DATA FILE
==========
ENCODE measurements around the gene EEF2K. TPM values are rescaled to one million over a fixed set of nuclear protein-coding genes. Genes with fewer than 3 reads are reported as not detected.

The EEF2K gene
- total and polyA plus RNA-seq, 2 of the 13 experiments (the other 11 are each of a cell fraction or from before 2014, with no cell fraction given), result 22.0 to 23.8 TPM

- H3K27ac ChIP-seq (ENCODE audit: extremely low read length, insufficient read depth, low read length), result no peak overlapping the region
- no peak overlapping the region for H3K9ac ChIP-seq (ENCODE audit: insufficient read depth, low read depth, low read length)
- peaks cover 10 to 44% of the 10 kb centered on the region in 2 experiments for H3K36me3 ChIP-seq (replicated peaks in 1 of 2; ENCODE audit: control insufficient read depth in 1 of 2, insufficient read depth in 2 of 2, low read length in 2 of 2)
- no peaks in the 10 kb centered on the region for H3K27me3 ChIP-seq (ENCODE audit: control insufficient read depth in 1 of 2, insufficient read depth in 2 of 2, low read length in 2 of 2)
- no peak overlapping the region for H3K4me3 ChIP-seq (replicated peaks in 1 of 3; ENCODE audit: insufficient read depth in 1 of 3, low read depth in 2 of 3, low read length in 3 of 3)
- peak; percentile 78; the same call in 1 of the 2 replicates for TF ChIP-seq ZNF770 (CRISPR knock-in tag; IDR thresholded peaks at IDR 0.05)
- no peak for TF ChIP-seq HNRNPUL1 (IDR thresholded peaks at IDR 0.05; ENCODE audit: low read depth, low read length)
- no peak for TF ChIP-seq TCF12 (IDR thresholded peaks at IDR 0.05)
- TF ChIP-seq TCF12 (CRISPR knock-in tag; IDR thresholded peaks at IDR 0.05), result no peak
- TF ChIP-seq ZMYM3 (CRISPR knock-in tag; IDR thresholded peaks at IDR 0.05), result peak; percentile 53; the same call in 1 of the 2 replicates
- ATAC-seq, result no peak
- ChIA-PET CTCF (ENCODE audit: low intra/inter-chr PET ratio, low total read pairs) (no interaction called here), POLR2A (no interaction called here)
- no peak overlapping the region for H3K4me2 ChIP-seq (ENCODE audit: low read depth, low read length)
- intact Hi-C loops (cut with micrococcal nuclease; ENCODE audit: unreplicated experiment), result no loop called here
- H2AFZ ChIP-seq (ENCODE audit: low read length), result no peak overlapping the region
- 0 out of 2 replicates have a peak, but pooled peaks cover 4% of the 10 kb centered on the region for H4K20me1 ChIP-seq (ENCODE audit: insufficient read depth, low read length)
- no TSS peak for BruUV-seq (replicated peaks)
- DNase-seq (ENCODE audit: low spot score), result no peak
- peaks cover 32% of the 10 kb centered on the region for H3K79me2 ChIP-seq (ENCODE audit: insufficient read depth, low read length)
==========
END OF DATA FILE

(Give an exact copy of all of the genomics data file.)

ENCODE measurements around the gene EEF2K. TPM values are rescaled to one million over a fixed set of nuclear protein-coding genes. Genes with fewer than 3 reads are reported as not detected.

The EEF2K gene
- total and polyA plus RNA-seq, 2 of the 13 experiments (the other 11 are each of a cell fraction or from before 2014, with no cell fraction given), result 22.0 to 23.8 TPM

- H3K27ac ChIP-seq (ENCODE audit: extremely low read length, insufficient read depth, low read length), result no peak overlapping the region
- no peak overlapping the region for H3K9ac ChIP-seq (ENCODE audit: insufficient read depth, low read depth, low read length)
- peaks cover 10 to 44% of the 10 kb centered on the region in 2 experiments for H3K36me3 ChIP-seq (replicated peaks in 1 of 2; ENCODE audit: control insufficient read depth in 1 of 2, insufficient read depth in 2 of 2, low read length in 2 of 2)
- no peaks in the 10 kb centered on the region for H3K27me3 ChIP-seq (ENCODE audit: control insufficient read depth in 1 of 2, insufficient read depth in 2 of 2, low read length in 2 of 2)
- no peak overlapping the region for H3K4me3 ChIP-seq (replicated peaks in 1 of 3; ENCODE audit: insufficient read depth in 1 of 3, low read depth in 2 of 3, low read length in 3 of 3)
- peak; percentile 78; the same call in 1 of the 2 replicates for TF ChIP-seq ZNF770 (CRISPR knock-in tag; IDR thresholded peaks at IDR 0.05)
- no peak for TF ChIP-seq HNRNPUL1 (IDR thresholded peaks at IDR 0.05; ENCODE audit: low read depth, low read length)
- no peak for TF ChIP-seq TCF12 (IDR thresholded peaks at IDR 0.05)
- TF ChIP-seq TCF12 (CRISPR knock-in tag; IDR thresholded peaks at IDR 0.05), result no peak
- TF ChIP-seq ZMYM3 (CRISPR knock-in tag; IDR thresholded peaks at IDR 0.05), result peak; percentile 53; the same call in 1 of the 2 replicates
- ATAC-seq, result no peak
- ChIA-PET CTCF (ENCODE audit: low intra/inter-chr PET ratio, low total read pairs) (no interaction called here), POLR2A (no interaction called here)
- no peak overlapping the region for H3K4me2 ChIP-seq (ENCODE audit: low read depth, low read length)
- intact Hi-C loops (cut with micrococcal nuclease; ENCODE audit: unreplicated experiment), result no loop called here
- H2AFZ ChIP-seq (ENCODE audit: low read length), result no peak overlapping the region
- 0 out of 2 replicates have a peak, but pooled peaks cover 4% of the 10 kb centered on the region for H4K20me1 ChIP-seq (ENCODE audit: insufficient read depth, low read length)
- no TSS peak for BruUV-seq (replicated peaks)
- DNase-seq (ENCODE audit: low spot score), result no peak
- peaks cover 32% of the 10 kb centered on the region for H3K79me2 ChIP-seq (ENCODE audit: insufficient read depth, low read length)